4 Adult Privileges An Emancipated Minor Doesn't Have

If you are a minor who is toying with the idea of emancipation, then it is good to know both sides of the coin. You probably know that emancipation gives you the right to carry out adult tasks such as suing someone in your name, making a will, living wherever you please and even getting a work permit. However, there are still some adult privileges that you will still be denied such as:

Engaging in Sexual Relations

Adults are free to have consensual sexual relations with other adults. As an emancipated minor, however, you are not allowed to have sex unless you are married. If you are not married, and you do have sex, then you may be charged with statutory rape. This will be the case regardless of whether the other person is an adult or a minor.  Of course, this depends on the age of consent in your state, which usually varies from 16 to 18 years.

Dropping Out of School

Just like other children, an emancipated minor does not have the right to drop out of school. You must stay in school in accordance with your state's compulsory education laws. For many states, this means that you must stay in school until you reach a certain age. There may be a few exceptions and variations depending on your state. For example, such exceptions may allow you to be homeschooled, but the general idea is that you must adhere to your state's laws.

Drinking Alcohol

Just like you can't drop out of school, you can't start taking alcohol even if you are emancipated. Your state's drinking laws still apply, which in most states mean that you must wait until you are at least 21 years old. Alternatively, you can only drink alcohol if you qualify for an exception listed in your state's laws. For example, some states allow underage drinking.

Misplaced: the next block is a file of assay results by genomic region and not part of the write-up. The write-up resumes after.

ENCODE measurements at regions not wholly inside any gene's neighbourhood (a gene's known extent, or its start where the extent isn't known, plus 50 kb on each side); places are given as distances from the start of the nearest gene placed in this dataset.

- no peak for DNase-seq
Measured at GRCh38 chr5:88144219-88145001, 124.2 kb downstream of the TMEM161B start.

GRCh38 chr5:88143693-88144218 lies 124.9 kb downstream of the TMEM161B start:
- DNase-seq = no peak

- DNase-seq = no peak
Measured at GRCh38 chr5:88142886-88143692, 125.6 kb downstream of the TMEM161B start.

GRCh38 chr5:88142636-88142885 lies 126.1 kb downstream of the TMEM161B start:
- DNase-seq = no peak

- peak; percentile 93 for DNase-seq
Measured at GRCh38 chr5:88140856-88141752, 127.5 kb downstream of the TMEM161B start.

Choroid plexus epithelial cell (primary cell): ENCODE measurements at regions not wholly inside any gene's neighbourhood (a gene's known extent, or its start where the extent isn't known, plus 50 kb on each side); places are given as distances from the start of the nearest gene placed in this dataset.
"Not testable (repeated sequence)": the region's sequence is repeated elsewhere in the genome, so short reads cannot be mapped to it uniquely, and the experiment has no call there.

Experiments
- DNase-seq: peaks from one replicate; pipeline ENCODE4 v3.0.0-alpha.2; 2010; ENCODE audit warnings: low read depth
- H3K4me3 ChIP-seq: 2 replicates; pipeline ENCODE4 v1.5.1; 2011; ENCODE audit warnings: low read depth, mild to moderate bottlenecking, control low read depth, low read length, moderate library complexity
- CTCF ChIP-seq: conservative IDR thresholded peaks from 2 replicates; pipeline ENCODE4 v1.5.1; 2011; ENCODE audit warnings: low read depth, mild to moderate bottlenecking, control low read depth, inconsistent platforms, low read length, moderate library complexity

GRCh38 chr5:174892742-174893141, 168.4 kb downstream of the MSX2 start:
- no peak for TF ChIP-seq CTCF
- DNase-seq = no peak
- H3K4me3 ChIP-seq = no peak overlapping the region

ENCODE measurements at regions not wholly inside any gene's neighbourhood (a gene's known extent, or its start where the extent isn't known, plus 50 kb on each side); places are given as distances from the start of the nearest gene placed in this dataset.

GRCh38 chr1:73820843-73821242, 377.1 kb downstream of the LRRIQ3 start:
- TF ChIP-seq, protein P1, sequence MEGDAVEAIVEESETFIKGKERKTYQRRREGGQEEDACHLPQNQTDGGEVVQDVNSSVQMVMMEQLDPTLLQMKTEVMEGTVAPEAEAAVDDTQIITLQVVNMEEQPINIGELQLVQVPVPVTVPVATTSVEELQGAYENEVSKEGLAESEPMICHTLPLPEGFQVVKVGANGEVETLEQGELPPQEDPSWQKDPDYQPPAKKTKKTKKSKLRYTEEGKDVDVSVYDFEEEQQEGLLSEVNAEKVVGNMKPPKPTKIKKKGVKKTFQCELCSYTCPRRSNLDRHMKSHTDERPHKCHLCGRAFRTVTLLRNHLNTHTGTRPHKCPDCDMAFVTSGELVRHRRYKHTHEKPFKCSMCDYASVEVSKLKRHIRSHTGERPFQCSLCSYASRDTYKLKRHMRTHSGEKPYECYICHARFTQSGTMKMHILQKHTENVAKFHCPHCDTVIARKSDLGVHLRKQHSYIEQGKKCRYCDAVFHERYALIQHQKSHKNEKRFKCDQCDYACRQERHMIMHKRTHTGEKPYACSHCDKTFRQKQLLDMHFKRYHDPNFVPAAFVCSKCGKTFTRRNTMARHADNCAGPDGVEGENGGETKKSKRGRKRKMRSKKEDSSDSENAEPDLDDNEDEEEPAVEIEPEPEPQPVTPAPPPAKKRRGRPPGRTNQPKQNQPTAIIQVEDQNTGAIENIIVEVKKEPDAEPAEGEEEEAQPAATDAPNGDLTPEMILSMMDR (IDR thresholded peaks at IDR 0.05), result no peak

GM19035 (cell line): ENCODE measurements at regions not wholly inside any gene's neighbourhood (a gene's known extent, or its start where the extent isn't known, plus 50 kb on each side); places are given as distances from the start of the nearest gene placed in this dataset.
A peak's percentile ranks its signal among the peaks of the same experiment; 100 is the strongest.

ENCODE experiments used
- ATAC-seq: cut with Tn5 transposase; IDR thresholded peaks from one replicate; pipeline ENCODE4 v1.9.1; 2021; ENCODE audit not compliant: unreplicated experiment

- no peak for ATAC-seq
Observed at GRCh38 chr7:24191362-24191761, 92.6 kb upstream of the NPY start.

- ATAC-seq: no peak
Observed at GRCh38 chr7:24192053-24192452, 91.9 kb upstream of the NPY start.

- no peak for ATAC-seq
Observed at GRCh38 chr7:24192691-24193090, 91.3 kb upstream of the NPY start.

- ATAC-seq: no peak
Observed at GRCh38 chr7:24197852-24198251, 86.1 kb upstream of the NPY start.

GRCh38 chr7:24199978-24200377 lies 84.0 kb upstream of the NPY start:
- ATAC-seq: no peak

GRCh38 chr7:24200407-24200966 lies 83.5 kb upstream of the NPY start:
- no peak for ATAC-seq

Working for As Many Hours As You Want

Most emancipated minors have jobs that give them financial independence. As such, many of them have to work, but this doesn't mean that you can work as long as you want even if you are emancipated. Therefore, you must research and respect your state's child labor laws even after emancipation.

As you can see, emancipation does not give you a carte blanche to act as you please or be exactly like an adult; there are still things you can't do. If there is a specific reason you want to be emancipated, then it is a good idea to consult a lawyer like The Law Offices of Paul F. Moore II  first and understand whether it would be worth it.